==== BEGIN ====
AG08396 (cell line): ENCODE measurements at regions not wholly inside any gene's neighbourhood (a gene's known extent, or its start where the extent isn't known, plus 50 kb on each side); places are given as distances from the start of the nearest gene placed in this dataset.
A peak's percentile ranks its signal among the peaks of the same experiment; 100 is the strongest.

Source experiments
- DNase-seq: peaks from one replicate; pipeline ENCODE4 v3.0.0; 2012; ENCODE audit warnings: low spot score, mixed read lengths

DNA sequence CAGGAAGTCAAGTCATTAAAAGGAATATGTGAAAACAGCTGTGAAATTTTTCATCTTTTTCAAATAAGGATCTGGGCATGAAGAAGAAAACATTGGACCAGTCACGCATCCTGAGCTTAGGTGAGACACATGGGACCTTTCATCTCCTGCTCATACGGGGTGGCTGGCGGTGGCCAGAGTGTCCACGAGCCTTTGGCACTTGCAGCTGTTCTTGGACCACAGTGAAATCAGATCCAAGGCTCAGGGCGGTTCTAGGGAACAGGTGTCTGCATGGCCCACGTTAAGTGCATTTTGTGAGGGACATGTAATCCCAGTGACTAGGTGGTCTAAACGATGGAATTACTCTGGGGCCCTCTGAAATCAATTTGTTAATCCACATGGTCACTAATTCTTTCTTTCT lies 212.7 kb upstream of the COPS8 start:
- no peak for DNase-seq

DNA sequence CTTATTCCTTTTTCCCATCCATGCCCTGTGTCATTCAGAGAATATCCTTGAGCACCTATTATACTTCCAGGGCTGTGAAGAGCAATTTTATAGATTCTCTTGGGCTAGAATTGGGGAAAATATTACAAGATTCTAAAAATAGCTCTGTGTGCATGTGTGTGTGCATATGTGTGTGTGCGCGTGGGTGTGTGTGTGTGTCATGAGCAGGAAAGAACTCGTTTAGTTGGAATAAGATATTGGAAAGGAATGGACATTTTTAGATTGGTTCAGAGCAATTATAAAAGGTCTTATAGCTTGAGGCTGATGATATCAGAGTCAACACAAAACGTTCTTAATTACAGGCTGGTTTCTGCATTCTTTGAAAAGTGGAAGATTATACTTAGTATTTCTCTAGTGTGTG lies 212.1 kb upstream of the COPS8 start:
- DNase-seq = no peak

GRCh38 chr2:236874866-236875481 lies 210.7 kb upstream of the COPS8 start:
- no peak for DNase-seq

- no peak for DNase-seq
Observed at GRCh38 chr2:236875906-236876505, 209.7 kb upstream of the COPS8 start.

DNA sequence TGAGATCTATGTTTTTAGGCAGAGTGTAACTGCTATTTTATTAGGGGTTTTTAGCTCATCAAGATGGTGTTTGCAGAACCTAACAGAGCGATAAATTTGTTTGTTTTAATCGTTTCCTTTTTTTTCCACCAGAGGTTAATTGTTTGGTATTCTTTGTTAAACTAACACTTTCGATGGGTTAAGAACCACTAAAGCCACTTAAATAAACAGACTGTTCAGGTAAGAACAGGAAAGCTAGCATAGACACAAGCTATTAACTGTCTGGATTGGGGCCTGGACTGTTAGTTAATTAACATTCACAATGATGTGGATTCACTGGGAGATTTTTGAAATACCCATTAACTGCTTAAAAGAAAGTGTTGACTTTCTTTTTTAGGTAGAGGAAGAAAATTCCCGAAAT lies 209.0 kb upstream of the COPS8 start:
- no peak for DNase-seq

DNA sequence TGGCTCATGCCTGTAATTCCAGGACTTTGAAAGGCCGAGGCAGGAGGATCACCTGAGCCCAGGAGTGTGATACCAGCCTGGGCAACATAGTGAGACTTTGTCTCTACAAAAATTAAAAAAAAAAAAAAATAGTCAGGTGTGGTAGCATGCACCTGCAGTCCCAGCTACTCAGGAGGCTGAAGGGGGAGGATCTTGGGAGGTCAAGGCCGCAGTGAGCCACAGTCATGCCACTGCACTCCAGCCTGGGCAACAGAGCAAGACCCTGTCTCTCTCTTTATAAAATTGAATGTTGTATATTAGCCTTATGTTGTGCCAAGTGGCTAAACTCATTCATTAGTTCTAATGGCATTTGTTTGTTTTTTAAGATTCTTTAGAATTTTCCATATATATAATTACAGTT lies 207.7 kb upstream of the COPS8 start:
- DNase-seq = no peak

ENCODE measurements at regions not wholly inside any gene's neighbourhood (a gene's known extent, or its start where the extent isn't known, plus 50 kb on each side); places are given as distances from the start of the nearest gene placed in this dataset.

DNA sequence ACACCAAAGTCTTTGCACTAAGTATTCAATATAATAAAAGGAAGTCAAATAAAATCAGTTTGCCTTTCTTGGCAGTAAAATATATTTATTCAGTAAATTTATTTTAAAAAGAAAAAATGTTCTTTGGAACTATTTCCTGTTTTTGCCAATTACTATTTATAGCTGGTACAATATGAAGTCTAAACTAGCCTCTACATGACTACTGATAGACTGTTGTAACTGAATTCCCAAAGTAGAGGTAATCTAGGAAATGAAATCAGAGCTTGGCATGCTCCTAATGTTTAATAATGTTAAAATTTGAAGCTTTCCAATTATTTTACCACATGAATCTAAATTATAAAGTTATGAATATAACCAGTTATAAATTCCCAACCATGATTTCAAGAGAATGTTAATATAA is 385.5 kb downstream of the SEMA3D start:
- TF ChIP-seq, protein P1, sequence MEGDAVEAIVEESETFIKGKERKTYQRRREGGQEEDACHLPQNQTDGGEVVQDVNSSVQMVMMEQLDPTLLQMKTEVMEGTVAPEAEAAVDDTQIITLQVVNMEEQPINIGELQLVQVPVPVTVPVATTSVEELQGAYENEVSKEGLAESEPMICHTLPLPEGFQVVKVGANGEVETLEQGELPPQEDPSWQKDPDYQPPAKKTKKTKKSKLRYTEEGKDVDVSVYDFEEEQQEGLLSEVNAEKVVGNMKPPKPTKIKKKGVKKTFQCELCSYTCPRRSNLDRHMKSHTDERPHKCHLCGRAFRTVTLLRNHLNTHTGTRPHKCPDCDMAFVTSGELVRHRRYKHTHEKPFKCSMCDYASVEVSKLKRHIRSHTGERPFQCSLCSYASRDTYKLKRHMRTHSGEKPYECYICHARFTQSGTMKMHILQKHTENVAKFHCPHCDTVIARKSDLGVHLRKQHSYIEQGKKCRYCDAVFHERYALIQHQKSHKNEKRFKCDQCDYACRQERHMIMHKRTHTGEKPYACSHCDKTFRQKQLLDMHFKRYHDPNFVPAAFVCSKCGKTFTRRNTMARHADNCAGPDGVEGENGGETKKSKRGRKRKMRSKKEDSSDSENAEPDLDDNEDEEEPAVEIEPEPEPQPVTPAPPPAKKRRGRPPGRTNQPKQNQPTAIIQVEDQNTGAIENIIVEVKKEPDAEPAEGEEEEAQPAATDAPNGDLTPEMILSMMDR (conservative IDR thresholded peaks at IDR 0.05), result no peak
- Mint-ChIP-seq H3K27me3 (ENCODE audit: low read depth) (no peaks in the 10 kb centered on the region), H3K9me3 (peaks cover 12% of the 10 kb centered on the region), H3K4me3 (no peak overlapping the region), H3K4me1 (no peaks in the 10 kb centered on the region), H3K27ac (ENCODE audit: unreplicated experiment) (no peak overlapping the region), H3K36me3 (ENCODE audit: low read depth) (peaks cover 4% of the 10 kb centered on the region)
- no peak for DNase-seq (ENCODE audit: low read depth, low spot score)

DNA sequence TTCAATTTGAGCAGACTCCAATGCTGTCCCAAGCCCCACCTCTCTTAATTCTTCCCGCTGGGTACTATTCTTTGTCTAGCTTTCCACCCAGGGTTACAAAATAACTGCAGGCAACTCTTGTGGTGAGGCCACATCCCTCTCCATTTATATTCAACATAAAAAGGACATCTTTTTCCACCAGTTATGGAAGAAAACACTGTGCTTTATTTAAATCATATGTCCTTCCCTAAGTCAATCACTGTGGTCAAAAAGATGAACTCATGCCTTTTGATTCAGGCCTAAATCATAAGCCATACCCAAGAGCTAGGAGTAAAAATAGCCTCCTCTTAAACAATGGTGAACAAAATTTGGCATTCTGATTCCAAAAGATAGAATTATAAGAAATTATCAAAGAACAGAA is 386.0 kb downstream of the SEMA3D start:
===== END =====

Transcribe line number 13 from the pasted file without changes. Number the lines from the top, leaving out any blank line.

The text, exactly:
DNA sequence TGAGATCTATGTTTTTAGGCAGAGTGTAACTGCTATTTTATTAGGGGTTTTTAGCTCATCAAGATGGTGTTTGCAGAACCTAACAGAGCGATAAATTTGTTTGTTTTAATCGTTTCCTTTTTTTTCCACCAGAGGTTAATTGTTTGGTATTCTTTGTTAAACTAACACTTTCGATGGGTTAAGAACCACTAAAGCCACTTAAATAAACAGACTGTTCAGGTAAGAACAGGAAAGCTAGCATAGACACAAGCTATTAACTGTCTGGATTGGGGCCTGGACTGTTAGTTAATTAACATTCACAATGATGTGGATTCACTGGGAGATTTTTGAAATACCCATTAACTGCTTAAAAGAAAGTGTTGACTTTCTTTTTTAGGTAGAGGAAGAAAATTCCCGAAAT lies 209.0 kb upstream of the COPS8 start: